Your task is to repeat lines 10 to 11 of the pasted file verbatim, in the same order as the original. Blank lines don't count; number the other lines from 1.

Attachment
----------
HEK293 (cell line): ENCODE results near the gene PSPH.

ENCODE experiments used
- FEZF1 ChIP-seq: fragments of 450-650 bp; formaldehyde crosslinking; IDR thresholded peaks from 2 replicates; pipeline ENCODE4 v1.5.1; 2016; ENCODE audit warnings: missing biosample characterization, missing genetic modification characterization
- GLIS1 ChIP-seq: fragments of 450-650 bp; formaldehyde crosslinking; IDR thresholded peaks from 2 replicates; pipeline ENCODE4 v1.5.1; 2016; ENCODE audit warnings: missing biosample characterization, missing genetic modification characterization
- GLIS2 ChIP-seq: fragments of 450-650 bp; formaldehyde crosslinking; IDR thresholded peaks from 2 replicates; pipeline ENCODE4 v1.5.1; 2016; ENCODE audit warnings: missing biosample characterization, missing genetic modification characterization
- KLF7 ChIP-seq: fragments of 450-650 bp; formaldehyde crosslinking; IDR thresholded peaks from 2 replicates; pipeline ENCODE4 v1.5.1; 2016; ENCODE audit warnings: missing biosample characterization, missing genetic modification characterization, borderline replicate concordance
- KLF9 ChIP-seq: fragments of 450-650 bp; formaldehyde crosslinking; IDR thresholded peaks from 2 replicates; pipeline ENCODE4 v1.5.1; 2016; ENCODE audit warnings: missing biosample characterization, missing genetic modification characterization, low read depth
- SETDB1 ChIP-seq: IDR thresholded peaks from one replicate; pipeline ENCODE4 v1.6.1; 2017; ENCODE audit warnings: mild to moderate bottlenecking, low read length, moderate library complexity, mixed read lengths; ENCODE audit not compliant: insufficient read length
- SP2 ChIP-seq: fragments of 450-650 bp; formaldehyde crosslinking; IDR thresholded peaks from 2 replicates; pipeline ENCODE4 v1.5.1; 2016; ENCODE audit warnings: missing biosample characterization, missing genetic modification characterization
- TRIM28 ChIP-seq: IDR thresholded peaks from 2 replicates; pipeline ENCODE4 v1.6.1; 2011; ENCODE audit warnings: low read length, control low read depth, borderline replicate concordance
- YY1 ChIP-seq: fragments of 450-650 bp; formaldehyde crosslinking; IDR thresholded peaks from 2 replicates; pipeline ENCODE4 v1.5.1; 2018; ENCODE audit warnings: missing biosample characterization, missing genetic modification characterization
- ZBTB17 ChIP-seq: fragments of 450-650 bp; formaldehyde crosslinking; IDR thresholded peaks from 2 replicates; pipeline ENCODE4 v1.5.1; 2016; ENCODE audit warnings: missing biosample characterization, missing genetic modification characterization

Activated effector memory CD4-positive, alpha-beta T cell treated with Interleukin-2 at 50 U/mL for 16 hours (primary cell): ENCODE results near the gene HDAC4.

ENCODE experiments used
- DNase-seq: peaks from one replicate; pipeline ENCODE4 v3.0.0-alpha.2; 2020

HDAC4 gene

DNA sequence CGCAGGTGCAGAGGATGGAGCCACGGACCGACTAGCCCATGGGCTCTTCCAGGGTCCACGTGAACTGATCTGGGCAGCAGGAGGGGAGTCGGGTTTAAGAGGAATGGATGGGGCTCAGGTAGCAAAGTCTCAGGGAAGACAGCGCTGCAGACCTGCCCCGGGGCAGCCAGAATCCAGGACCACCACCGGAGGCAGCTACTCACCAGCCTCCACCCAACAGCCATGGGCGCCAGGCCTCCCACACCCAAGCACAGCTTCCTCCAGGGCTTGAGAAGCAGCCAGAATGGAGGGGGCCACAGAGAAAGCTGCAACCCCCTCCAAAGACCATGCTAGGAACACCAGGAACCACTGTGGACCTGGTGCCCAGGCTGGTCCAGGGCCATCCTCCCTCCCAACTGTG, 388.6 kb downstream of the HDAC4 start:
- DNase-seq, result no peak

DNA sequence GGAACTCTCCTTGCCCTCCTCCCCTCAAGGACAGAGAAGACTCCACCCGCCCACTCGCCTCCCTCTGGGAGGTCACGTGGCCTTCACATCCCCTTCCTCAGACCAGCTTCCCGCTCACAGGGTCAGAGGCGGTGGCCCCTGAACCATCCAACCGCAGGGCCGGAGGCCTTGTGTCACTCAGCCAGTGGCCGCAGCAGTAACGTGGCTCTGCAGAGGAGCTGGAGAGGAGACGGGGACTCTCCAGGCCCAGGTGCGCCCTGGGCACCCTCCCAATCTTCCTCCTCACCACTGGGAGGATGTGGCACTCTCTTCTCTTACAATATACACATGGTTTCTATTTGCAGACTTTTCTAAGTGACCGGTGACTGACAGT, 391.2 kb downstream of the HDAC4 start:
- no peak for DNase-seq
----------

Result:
- TRIM28 ChIP-seq: IDR thresholded peaks from 2 replicates; pipeline ENCODE4 v1.6.1; 2011; ENCODE audit warnings: low read length, control low read depth, borderline replicate concordance
- YY1 ChIP-seq: fragments of 450-650 bp; formaldehyde crosslinking; IDR thresholded peaks from 2 replicates; pipeline ENCODE4 v1.5.1; 2018; ENCODE audit warnings: missing biosample characterization, missing genetic modification characterization